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WEDNESDAY, April 19, 2017 (HealthDay News) -- People with type 1 diabetes face the risk of developing a disease that can cause blindness, so treatment guidelines have long called for annual eye exams.
But new research suggests this one-size-fits-all advice is costly and ineffective, because people with a low risk may need less-frequent screenings while people at high risk may need to be seen more often.
Diabetic retinopathy can damage the light-sensitive tissue at the back of the eye and trigger full vision loss, the researchers explained. Screening can catch this disease before irreparable damage is done, but not every person with diabetes faces the same risk.
"For example, patients with no or minimal eye changes and good blood sugar levels might not need their next examination for another four years," said study author Dr. David Nathan.
"On the other hand, if the patient already has developing eye disease and their blood sugar control has not been in the recommended range, they might need a repeat examination in as soon as three months," he added.
Nathan is the director of the Diabetes Center and Clinical Research Center at Massachusetts General Hospital, in Boston.
To assess that advice, the investigators focused on type 1 diabetics (aged 13 to 39) who had enrolled in a large, national diabetes trial between 1983 and 1989.
The latest analysis involved 24,000 eye exams conducted over 30 years among roughly 1,400 people with type 1 diabetes.
Retinal photographs were taken every six months until 1993, and then -- in a follow-up study -- once every four years until 2012. The study participants' vision, advanced retinopathy status and general diabetes history were tracked for an average of nearly 29 years.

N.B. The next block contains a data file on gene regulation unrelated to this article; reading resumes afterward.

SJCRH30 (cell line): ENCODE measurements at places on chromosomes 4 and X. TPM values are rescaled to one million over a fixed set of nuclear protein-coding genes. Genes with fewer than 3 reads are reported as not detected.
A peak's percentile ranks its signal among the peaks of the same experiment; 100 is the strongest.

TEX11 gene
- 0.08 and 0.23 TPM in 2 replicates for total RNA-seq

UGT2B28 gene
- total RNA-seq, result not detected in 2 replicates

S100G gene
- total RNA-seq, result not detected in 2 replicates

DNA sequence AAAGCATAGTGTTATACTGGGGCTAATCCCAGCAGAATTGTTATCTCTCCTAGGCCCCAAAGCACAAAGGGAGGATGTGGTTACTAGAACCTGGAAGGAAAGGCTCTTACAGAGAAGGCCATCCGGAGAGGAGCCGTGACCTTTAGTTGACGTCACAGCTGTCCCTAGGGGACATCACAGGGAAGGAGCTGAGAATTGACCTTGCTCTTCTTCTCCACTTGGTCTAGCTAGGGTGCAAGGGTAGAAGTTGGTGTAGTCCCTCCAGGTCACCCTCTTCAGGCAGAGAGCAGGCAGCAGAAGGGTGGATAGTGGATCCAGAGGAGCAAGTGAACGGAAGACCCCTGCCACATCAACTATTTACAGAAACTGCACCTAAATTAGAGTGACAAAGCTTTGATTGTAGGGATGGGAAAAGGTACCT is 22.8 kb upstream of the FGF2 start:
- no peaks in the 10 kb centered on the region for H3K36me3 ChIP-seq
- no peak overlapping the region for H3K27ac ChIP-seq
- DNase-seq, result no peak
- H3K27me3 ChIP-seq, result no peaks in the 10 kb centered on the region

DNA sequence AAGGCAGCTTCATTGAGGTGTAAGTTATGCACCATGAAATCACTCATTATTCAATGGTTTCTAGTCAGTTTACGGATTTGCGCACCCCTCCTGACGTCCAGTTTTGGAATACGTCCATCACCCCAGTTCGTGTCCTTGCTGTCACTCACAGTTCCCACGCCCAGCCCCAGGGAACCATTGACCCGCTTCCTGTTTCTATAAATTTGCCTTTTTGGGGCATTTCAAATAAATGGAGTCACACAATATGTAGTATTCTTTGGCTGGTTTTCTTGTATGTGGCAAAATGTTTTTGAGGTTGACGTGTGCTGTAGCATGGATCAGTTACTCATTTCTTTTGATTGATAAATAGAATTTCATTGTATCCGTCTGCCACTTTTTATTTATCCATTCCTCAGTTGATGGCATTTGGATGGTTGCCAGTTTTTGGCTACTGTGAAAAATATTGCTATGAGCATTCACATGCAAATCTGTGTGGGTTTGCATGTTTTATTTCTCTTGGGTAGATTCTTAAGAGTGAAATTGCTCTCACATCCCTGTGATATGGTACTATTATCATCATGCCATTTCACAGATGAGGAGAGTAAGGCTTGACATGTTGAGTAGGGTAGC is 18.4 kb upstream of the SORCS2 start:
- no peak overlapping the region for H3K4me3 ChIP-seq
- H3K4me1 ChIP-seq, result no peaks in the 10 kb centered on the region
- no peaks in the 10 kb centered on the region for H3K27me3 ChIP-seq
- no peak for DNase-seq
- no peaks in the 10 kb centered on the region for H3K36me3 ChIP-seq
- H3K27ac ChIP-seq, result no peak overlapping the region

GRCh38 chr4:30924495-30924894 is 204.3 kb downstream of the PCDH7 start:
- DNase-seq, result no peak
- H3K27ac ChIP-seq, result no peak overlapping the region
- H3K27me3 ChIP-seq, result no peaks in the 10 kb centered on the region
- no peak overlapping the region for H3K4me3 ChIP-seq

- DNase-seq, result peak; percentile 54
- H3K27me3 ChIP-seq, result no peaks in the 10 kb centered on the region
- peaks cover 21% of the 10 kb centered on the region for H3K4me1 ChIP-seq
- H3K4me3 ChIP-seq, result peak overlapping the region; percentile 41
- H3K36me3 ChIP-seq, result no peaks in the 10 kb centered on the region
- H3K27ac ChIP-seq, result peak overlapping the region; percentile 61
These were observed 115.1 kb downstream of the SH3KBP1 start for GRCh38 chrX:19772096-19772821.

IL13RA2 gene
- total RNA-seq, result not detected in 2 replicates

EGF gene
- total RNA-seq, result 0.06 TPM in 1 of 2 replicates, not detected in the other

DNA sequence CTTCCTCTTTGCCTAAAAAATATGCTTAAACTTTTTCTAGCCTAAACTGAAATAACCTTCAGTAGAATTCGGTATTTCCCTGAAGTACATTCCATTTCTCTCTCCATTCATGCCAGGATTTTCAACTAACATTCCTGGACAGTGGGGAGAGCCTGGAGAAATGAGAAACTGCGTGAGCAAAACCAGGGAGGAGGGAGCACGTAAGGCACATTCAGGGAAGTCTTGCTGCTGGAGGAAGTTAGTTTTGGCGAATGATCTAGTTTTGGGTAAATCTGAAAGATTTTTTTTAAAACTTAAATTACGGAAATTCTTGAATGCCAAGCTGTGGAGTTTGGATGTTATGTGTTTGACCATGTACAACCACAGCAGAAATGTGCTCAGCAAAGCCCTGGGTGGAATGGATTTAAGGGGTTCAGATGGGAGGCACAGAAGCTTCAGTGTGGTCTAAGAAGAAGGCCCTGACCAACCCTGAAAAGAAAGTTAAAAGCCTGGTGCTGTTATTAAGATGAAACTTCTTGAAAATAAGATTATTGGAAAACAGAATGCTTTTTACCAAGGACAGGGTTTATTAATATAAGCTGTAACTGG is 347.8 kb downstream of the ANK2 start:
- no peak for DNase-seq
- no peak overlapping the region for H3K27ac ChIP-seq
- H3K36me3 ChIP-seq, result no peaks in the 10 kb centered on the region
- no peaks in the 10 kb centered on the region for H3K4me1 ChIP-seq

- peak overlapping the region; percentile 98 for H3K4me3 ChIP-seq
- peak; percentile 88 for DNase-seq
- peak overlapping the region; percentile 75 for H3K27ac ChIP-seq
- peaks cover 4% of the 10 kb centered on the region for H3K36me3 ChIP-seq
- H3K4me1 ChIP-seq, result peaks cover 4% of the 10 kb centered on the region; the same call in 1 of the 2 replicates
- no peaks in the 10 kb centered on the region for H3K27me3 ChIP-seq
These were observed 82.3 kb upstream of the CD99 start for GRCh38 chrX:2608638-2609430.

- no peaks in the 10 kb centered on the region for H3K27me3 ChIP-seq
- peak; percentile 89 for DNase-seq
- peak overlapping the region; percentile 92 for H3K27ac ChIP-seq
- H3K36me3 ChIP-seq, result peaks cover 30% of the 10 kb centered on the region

The researchers determined that those participants who had an average blood sugar level of 6 percent, but no signs of retinopathy, could forgo the annual screening in favor of just one exam every four years. Similar people with mild retinopathy should be screened once every three years, the team concluded.
By contrast, those with severe or moderate retinopathy would do well to get screened every three to six months, respectively, the study authors reported.
People with higher blood sugar levels (8 to 10 percent) might also need to be screened more often, the researchers cautioned.
On average, the new recommendations for people with type 1 diabetes would likely cut the need for eye exams in half over a two-decade period. That would translate into an overall savings of $1 billion, while ensuring that those facing the highest risk got more timely treatment, the researchers said.
The findings were published in the April 20 issue of the New England Journal of Medicine.
Nathan described the results as "definitive." However, he said the jury is still out as to "whether the individualized frequency of eye examinations will be implemented by physicians" and followed by people with type 1 diabetes.
"The risk is that physicians may find it easier to schedule an annual eye examination compared with the new individualized schedule, which may be more difficult for physicians and patients to remember," he acknowledged.
"However, most physicians and ophthalmology offices use computer programs -- including reminder programs -- for scheduling, so we think that this potential barrier should not be a substantial obstacle," Nathan added.
Courtney Cochran, senior manager of media relations for the American Diabetes Association (ADA), noted that the ADA issued updated guidelines for retinopathy screenings in February.
The new recommendations now state that people with type 1 diabetes should start annual screenings within five years of their diabetes diagnosis. But those who remain free of retinopathy for a year or two may "consider" the option of less-frequent exams.
However, the ADA also said that if and when "any level" of retinopathy is detected, annual screenings are a must, while those with progressing retinopathy will require even more frequent screenings.
Dr. Jamie Rosenberg, who wrote an editorial that accompanied the study, suggested the new recommendations reflect "a trend toward reducing unnecessary screening for eye diseases."
"The upside to this new screening protocol would be significant money saved for the health care system, in addition to time saved for both patients and doctors," said Rosenberg, who is an associate professor of clinical ophthalmology and visual sciences at the Albert Einstein College of Medicine, in New York City.
Individualized schedules will make tracking patients more difficult, Rosenberg agreed. But, "this new screening protocol has great potential if adherence to the examination schedule could be assured."
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